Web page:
SALT LAKE CITY (AP) — Utah restaurants will have more freedom to mix and pour alcohol in front of customers under a measure awaiting Gov. Gary Herbert’s signature.
But other concessions in the proposal aimed at keeping kids away from bars could complicate restaurant seating and leave some establishments keeping up their frosted glass walls known as “Zion Curtains,” used to hide the preparation of drinks.
The nickname is a reference to influence of the Utah-based Mormon church, which instructs its members to avoid drinking alcohol.
Things to know about the legislation, which Herbert has said he supports and is expected to sign before a March 29 deadline:
What is a ‘Zion Curtain?’
Rules hiding restaurant bartenders from customers have been around for decades in Utah. Proponents of the restrictions say they keep restaurants from looking like bars and hide the “glamour” of bartending from children. In 2009, Utah passed a major overhaul of liquor laws that got rid of the system treating bars like private, members-only clubs. That law allowed restaurants to get rid of their Zion Curtains and start handing drinks over the bar to customers, but as a compromise, any restaurant constructed after that point had to prepare drinks out of sight, generally by building the glass walls or using a back room.
What’s the objection?
Utah’s hospitality industry, people who drink alcohol and even non-drinking legislators say the barriers are strange and serve no purpose. The governor said this year that there’s no evidence that children are any more likely to drink alcohol if they see alcoholic drinks being prepared in restaurants, and critics have pointed out that customers can still enjoy alcoholic drinks in full view of customers. They also say Zion Curtains make for an inefficient setup and can even be a safety concern, because some customers want to see what’s going into their drink. Restaurants have pointed out the rule is unfairly applied and can burden older restaurants. Lamb’s Grill in Salt Lake City, which has been in operation for nearly a century, was required to start using a Zion Curtain last year after the restaurant changed ownership and temporarily lost its liquor license.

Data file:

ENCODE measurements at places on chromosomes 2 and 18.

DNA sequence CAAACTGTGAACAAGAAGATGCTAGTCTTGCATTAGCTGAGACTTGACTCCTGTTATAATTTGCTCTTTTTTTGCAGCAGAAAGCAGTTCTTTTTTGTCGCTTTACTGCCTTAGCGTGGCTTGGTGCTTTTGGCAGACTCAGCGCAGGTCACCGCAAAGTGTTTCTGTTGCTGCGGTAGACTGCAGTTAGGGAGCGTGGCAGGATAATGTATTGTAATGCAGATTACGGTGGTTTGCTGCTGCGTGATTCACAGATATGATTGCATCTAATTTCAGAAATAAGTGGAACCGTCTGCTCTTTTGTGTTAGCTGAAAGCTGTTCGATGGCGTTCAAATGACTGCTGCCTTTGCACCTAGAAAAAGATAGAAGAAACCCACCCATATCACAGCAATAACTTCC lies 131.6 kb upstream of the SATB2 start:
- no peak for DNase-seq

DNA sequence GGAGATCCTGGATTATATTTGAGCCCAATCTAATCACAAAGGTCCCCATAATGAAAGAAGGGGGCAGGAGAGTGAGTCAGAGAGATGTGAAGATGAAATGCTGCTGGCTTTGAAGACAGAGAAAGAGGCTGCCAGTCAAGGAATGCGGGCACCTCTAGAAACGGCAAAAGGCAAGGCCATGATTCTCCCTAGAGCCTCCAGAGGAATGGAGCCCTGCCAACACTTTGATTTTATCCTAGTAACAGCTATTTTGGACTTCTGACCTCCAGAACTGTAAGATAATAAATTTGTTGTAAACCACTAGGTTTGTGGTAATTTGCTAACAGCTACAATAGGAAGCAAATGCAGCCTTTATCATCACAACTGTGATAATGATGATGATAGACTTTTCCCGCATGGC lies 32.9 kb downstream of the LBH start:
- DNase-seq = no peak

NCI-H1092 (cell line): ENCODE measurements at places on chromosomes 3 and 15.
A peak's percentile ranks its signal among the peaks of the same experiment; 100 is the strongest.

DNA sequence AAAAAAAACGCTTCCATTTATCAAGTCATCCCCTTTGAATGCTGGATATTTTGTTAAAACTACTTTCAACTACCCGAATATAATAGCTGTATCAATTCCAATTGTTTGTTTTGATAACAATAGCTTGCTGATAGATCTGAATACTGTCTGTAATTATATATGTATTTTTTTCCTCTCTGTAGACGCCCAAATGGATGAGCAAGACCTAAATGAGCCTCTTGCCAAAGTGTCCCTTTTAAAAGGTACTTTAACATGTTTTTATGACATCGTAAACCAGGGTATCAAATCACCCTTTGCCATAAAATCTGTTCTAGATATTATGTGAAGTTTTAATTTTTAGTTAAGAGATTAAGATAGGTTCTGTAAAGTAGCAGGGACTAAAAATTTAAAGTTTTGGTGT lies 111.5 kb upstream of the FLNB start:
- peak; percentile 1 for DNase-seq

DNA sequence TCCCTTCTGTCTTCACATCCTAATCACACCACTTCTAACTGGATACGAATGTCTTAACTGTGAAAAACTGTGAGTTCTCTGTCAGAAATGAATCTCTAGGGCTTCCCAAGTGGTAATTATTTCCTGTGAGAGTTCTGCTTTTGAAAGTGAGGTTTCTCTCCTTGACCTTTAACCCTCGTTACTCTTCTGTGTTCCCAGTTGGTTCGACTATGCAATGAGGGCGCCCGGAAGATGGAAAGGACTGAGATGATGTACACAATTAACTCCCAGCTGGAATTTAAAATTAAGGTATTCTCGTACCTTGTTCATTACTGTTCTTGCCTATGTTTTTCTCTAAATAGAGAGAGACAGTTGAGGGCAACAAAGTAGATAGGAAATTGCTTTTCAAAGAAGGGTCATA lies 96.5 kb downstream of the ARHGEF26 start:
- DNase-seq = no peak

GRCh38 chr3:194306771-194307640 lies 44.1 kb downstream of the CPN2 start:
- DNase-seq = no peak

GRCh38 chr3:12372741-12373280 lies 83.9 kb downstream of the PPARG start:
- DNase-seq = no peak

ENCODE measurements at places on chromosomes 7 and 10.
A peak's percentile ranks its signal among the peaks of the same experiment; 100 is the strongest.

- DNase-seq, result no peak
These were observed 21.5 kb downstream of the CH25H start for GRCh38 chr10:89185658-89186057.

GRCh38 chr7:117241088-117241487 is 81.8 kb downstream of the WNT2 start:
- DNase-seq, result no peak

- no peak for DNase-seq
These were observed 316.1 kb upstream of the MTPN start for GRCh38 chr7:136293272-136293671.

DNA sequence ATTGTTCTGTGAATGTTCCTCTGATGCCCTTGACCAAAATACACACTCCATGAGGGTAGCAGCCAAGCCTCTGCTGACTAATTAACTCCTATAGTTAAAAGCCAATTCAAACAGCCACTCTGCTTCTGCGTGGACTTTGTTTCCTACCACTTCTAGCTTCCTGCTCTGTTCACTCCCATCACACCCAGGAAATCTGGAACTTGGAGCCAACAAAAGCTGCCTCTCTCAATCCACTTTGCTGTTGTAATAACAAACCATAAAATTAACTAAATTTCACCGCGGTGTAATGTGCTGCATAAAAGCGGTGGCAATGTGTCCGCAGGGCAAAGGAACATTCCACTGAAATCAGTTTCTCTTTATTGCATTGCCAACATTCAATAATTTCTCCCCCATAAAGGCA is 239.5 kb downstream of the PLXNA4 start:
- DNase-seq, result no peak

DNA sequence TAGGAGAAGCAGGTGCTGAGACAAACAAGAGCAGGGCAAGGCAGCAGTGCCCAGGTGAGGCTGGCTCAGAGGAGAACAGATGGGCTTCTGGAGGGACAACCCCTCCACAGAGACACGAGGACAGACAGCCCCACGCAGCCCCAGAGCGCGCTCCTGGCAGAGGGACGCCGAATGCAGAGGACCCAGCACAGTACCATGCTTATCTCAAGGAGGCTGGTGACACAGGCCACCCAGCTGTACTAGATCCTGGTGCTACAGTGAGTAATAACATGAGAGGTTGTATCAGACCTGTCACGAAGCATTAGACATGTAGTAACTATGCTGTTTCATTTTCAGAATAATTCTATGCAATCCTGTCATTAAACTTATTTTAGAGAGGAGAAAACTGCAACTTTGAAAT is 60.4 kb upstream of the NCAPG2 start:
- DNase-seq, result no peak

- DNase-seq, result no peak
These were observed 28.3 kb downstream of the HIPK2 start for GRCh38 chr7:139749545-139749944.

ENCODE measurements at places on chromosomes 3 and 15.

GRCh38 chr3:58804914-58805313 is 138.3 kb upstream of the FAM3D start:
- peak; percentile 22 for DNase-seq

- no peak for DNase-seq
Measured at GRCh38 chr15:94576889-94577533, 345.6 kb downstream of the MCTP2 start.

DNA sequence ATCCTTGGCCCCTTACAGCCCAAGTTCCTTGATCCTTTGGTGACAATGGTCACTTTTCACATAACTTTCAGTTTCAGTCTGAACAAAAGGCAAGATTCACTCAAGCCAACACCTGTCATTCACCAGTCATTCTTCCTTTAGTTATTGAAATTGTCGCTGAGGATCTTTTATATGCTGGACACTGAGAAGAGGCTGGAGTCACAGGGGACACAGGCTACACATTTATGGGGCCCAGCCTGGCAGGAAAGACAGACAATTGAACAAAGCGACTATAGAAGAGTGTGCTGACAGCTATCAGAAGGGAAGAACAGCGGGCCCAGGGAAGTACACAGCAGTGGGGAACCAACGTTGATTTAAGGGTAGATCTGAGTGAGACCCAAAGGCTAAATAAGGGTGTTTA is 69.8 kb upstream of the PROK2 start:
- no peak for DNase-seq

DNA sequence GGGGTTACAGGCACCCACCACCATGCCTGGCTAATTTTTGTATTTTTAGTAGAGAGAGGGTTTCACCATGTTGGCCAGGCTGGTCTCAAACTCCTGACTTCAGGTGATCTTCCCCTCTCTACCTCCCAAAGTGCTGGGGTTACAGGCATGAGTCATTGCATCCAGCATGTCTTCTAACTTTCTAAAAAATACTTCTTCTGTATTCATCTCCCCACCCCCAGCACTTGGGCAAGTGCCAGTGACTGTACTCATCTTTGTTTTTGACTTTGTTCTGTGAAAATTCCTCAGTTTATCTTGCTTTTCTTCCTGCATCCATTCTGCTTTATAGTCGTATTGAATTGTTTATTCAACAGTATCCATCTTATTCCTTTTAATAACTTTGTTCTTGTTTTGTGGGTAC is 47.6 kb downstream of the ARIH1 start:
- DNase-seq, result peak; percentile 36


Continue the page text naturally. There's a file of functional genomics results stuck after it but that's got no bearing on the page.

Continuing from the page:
What changes under the new law?
Under the new law, restaurants would not have to use a Zion Curtain if they instead keep diners under 21 away from bars. Restaurants would instead need to ensure that children are seated at least 10 feet away from a bar, or 5 feet away if the smaller zone is fenced off by a some kind of half wall or railing at least 3.5 feet tall. Adults who appear to be age 35 or younger would have their IDs electronically scanned if they wanted to be seated in one of the child-free “buffer-zones” around the bar. Restaurants could only make an exception and seat kids closer to the bar if there are no other open tables and the minor is with someone who is at least 21.
Does this mean the Zion Curtains are going away?
No. Some restaurants are expected to take down their barriers and start serving drinks to customers over their bar. But lawmakers and restaurants say some eateries may choose to keep their Zion Curtains because it may not make sense to configure a child-free zone around their bars and they could save on renovation costs. The new law would also apply to all restaurants, so that means older establishments will have to comply — meaning some could end up rebuilding their Zion Curtains a decade after they were allowed to take them down.
What else does the law do?
The law also creates new alcohol abuse prevention programs and raises the price of beer containing more than 4 percent alcohol by volume, wine and liquor. Utah currently marks up the price on liquor and wine 88 percent from the case price and 66.5 percent for beer. Those would be raised 2 percentage points. The law also simplifies licensing for restaurants and bars, sets limits on how close bars and restaurants can be to places like churches and parks and ensures malt beverages like alcoholic root beer are clearly labeled and can’t be mistaken for soda pop.
Follow Michelle L. Price at https://twitter.com/michellelprice .
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